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    5. Not that simple. Some forms of stress 'ramp' up the immune system, studies have shown that both personal conflict and some competitive sports trigger cytokines, but with differing outcomes. It also largely depends on what you feel/think defines stress. This is what pyscho-neuro-immunology (PIN) examines and is pulling together. I'm always quite surprised that quite a few neurologists don't know much about PIN, my cousin who is a consultant obstetrician even did post doctoral training in it - in the 1990s. And yet so little research has gone into the MS and stress connection.

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    6. Well I'll give you an example from our mice. We induce an MS-like disease in the mice by immunising against spinal cord antigens, which works very well with very high incidence but if there is noisy building work (drilling etc) in the building in which they're housed the mice get stressed don't get disease.
      I'm sure there is something in PNI but how you measure it and how you design experiments to investigate the phenomenon is difficult.

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    7. as I said lots of types of stress and frankly I'm not convinced mice experience the same types of stress in all its multi-various forms as humans. Also consider chronic as well as acute stress.

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    8. Which backs up my point on how difficult it is to get empirical evidence rather than anecdotal (which is of course as many say no evidence).

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    9. I think a relapse I had was triggered by stress and worry. There is stress, worry and anxiety and all have different mechanisms I expect. How can you test worry on a mice? With stress the stress may be over weeks rather than hours or a day or two. How can you test weeks of continuous chronic stress on mice?

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    10. Thing is what appears to be an apparent link in causality can lead you astray if you're not careful. This hypothesis is a case in point (it's one of my favourites which can be used in the CCSVI debates).
      http://www.ncbi.nlm.nih.gov/pubmed/15325026

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    11. MouseDoctor 2 there could be something in this article.

      Int J Yoga. 2014 Jul;7(2):147-51. doi: 10.4103/0973-6131.133899.
      Levels of immune cells in transcendental meditation practitioners.
      Infante JR1, Peran F2, Rayo JI1, Serrano J1, Domínguez ML1, Garcia L1, Duran C1, Roldan A3.

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    12. Interesting that there is increasing research evidence to support the application of meditation techniques to help improve cognition and memory in patients with neurodegenerative diseases.

      Ann N Y Acad Sci. 2014 Jan;1307:112-23. doi: 10.1111/nyas.12187. Epub 2013 Aug 7.
      Meditation and neurodegenerative diseases.
      Newberg AB1, Serruya M, Wintering N, Moss AS, Reibel D, Monti DA.
      Author information
      Abstract

      Neurodegenerative diseases pose a significant problem for the healthcare system, doctors, and patients. With an aging population, more and more individuals are developing neurodegenerative diseases and there are few treatment options at the present time. Meditation techniques present an interesting potential adjuvant treatment for patients with neurodegenerative diseases and have the advantage of being inexpensive, and easy to teach and perform. There is increasing research evidence to support the application of meditation techniques to help improve cognition and memory in patients with neurodegenerative diseases. This review discusses the current data on meditation, memory, and attention, and the potential applications of meditation techniques in patients with neurodegenerative diseases.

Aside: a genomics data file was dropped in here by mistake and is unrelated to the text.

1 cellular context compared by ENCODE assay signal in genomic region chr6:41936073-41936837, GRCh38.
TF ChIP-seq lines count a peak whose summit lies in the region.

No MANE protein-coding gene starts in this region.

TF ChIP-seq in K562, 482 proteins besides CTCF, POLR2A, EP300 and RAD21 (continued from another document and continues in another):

© 2013 New York Academy of Sciences.
      KEYWORDS:

      cognition; meditation; memory; mindfulness; neurodegenerative disease

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  3. I had reflexology this afternoon, feel much better now. Makes a nice change from taking pills with their side effects. It works for me, but maybe it wouldn't for other people and if it does me no harm I have nothing to lose.

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    1. Burschka JM, Keune PM, Oy U, et al.
      Mindfulness-based interventions in multiple sclerosis: beneficial effects of Tai Chi on balance, coordination, fatigue and depression..
      BMC Neurol. 2014 Aug 23;14(1):165. [Epub ahead of print]Burschka JM, Keune PM, Oy U, et al.
      Mindfulness-based interventions in multiple sclerosis: beneficial effects of Tai Chi on balance, coordination, fatigue and depression..
      BMC Neurol. 2014 Aug 23;14(1):165. [Epub ahead of print]

      Is Tai Chi beneficial for people with MS?
      Summary

      Tai Chi is a Chinese martial art that incorporates gentle physical exercise with mindfulness training. This study aimed to investigate the effect of a six month long programme of Tai Chi on people with MS.

      32 people with MS in Germany took part in the study. 15 participants took part in a six month Tai Chi programme where they took part in a 90 minute class every week and 17 were the control group and did no Tai Chi.

      The study found that the participants who had taken part in the Tai Chi programme had significant improvements in their balance, coordination and depression. Participants in this group were also more satisfied with life after the programme. Levels of fatigue remained relatively stable in the Tai Chi group, but increased in the control group.

      The study results indicate that Tai Chi could be useful for people with MS. It appeared to have a beneficial effect on balance and coordination as well as psychological wellbeing. The authors conclude that further larger studies are needed to confirm their results as they only looked at a small group to test the programme they had designed.

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    2. Anon 9.16 If it works for you then keep doing it!